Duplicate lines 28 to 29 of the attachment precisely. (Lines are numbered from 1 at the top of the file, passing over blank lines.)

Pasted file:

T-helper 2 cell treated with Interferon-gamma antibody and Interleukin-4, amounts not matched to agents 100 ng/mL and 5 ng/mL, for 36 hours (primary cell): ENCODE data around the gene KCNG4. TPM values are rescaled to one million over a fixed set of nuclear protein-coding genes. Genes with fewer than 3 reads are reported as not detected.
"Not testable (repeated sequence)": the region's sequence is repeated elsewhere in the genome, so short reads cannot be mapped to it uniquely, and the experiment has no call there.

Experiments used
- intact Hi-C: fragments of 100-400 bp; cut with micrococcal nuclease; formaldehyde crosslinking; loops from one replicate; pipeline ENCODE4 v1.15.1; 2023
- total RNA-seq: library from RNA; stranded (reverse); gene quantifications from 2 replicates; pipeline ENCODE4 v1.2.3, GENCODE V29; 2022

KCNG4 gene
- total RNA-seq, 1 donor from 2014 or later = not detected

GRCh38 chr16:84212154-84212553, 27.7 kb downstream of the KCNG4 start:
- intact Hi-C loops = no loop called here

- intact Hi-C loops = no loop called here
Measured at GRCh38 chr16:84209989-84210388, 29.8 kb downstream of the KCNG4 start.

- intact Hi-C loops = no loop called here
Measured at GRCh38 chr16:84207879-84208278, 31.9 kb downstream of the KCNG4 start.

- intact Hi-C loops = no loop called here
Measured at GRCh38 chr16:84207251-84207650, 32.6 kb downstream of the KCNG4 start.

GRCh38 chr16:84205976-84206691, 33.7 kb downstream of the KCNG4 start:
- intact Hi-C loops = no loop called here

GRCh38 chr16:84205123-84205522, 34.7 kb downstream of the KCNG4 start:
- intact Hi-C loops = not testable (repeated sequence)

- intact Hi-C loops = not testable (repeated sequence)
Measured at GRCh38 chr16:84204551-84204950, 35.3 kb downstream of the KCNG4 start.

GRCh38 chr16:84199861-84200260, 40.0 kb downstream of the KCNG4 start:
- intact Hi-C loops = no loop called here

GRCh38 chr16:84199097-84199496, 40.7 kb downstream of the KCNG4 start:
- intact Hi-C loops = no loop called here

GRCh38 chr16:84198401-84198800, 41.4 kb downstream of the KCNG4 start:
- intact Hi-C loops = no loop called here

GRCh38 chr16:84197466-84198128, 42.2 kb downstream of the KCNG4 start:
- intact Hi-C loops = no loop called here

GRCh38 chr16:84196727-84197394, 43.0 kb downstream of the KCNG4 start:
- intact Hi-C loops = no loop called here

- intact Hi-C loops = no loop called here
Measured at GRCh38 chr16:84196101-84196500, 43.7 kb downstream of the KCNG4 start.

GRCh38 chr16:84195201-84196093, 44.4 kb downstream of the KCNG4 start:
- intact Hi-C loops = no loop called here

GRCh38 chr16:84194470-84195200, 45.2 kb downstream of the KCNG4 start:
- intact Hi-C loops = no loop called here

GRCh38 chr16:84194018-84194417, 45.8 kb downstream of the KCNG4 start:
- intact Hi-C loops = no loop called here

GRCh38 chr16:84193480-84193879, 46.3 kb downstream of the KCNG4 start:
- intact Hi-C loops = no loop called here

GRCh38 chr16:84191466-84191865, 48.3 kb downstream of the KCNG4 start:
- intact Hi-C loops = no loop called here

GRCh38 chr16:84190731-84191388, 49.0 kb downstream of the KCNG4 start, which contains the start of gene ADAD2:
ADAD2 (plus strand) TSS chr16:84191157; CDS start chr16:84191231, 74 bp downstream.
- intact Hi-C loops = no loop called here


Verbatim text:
GRCh38 chr16:84197466-84198128, 42.2 kb downstream of the KCNG4 start:
- intact Hi-C loops = no loop called here